Ojikutu Adeniyi, president of the Computer and Allied Products Dealers Association of Nigeria (CAPDAN), said that the ICT-focused commercial hub generated N1.5 Billion daily with over 3,500 companies and multinationals from within and outside the country registered under the Corporate Affairs Commission (CAC).

In view of the daily business transactions and popularity of the hub, it has attracted a number of investors including Google, and ICT dealers and brands, across and beyond Africa thereby expanding the market size and population with profound effect on Lagos State economy.

At the hub, there is a bilateral partnership known as Nigeria Economic Development Incorporation, a platform establishing a strategic, bilateral economic relationship between Silicon Valley and Nigeria.

Apart from being a large market for technology-related items, the hub provides a market for e-commerce merchants, commercial banks, restaurants, cloth sellers, bag sellers, food sellers, among many other businesses.

Timi David Famoroti, president of the Coalition of Associations in Computer village and vice chairman of Ogunbiyi Community CDA, while speaking with BusinessDay, said the presence of the largest ICT hub in Nigeria was significant and wielded so much importance to economic growth and development of Nigeria. Famoroti said it generated employment, establishing partnership with international organizations, with about five thousand vendors generating billions annually.

“On the average, not less than 20,000 people earn their daily living in the hub. In addition, all the vendors pay no less than twenty different taxes daily, monthly and annually to the federal, state and local governments, banks, private pockets, including VAT, utility bills,” Famoroti said.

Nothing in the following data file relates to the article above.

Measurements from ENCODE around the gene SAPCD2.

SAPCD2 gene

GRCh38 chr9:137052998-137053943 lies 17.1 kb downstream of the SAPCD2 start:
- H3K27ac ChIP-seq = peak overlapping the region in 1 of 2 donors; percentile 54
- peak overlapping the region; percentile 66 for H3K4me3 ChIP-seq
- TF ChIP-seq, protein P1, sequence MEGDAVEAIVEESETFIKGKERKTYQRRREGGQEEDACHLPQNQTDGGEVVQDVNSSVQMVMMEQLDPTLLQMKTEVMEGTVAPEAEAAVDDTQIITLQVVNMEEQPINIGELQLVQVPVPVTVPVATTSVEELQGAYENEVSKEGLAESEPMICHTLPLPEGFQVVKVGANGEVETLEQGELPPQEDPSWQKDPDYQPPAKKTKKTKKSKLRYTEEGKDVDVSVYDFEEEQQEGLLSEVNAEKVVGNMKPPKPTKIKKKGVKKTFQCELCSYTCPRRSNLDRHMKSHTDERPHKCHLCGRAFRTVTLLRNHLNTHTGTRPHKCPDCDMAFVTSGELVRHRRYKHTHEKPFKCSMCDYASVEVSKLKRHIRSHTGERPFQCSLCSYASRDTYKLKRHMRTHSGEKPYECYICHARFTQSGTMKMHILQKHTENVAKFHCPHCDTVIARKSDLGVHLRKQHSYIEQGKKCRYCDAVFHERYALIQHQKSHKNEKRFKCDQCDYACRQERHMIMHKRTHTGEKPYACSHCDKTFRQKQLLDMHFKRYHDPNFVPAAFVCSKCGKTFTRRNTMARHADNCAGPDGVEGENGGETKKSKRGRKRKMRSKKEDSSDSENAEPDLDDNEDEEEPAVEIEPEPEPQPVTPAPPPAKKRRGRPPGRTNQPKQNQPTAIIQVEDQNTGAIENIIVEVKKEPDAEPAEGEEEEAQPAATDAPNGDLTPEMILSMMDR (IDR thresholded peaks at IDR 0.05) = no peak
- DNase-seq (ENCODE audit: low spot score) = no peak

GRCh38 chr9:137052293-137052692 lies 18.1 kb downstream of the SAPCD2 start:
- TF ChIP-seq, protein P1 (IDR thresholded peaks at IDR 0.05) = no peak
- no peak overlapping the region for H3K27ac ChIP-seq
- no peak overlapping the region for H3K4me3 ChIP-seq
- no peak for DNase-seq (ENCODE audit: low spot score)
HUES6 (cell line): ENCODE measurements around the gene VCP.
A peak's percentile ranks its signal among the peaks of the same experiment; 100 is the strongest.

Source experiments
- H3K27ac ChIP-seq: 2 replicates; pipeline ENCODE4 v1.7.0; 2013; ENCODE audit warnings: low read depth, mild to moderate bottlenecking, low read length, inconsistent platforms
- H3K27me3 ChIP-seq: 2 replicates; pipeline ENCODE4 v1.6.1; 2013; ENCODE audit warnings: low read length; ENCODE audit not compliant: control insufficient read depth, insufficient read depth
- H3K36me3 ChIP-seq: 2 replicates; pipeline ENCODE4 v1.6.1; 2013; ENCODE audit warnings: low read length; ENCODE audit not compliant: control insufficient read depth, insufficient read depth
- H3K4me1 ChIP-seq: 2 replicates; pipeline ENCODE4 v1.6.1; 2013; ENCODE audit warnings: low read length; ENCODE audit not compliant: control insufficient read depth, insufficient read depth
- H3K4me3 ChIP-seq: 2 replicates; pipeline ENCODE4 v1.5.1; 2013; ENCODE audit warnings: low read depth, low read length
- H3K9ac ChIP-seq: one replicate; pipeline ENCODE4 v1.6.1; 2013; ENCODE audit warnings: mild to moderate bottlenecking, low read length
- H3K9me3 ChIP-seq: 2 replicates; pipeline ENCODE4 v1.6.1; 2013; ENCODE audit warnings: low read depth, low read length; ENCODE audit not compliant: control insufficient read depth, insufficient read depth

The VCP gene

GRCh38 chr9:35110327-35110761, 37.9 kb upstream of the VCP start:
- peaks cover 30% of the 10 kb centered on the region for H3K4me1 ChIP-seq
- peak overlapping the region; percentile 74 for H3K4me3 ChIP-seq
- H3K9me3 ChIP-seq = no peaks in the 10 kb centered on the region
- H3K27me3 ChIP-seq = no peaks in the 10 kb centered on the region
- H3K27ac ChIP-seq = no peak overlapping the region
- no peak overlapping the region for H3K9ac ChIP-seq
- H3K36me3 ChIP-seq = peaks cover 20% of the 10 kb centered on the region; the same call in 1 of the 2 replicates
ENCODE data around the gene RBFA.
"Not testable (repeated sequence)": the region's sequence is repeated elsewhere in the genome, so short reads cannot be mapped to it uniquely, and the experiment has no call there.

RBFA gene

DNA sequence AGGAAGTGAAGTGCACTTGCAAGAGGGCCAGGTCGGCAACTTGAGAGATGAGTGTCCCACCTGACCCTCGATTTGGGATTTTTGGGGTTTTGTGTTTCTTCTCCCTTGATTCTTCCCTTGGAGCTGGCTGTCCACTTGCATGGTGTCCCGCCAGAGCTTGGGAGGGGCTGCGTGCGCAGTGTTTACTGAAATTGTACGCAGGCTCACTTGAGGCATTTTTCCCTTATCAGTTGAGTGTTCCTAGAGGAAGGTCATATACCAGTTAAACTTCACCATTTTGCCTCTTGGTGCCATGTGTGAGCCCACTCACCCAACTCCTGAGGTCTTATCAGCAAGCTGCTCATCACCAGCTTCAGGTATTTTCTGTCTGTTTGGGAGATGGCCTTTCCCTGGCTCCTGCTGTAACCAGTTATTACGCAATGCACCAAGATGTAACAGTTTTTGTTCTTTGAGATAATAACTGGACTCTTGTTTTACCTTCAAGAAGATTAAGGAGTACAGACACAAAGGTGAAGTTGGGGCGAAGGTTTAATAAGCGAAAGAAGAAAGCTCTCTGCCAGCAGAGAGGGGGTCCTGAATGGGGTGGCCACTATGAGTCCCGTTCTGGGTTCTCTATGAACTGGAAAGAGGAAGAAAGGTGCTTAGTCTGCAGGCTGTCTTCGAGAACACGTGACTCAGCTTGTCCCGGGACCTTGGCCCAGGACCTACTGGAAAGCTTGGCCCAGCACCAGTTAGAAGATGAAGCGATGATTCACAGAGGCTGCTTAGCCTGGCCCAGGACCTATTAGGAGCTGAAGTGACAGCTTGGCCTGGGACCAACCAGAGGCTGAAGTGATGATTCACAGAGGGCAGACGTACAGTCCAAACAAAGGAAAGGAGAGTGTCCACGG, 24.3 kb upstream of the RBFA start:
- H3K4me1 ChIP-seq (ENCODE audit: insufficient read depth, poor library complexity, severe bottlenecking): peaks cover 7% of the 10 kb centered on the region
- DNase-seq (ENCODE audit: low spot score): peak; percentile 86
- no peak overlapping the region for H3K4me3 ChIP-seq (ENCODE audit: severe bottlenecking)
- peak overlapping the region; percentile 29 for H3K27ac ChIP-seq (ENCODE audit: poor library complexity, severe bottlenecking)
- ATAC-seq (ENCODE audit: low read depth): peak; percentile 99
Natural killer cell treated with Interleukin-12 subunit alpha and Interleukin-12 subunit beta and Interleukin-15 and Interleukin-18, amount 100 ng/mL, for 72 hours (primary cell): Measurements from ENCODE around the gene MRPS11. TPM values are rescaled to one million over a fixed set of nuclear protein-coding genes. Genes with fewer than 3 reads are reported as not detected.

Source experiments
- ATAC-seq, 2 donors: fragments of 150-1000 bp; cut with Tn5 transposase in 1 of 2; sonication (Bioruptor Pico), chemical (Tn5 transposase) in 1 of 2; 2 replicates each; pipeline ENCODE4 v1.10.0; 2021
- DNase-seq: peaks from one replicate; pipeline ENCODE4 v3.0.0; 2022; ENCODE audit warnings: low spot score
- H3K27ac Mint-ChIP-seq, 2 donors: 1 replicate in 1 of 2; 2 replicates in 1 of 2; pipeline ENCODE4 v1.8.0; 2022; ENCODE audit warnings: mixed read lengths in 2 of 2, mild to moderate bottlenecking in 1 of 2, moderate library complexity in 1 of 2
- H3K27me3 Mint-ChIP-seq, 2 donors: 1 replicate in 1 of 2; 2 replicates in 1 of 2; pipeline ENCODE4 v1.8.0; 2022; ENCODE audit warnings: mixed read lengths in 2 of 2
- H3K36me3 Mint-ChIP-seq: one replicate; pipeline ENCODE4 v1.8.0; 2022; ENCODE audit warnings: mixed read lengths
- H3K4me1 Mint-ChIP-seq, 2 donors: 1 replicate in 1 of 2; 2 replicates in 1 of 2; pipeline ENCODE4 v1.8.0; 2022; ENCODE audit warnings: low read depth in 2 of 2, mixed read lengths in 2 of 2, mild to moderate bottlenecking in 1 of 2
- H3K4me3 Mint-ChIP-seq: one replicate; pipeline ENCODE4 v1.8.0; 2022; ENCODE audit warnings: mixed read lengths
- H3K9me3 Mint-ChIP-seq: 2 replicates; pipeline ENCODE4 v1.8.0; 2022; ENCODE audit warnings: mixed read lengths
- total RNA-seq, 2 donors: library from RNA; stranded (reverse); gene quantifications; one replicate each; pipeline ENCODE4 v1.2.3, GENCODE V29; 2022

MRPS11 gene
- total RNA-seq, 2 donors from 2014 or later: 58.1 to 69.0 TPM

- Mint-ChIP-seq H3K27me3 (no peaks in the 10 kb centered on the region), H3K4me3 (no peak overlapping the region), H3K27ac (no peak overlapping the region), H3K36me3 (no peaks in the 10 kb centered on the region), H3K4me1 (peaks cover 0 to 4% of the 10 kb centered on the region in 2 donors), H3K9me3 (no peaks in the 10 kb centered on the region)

Government indifference

He further said that despite the business activities going on in the hub, the challenges affecting the hub were many, degrading the hub for what it represented, which was the future. He pointed out that poor regulations permitting roadside selling despite abundance of shops, noise and air pollution were downsides. He noted that the presence of touts disrupting business activities, overcrowding which shielded thieves and fraudsters, and insecurity were driving customers away.

“We suffer from unhealthy competition with our suppliers who also sell in the same market,” he said.

“Poor regulation of the hub’s activities, ethnic and tribal differences, harmful government policies, poor exposure to global development, unwanted interference and imposition of people are key issues we are battling with,” he revealed.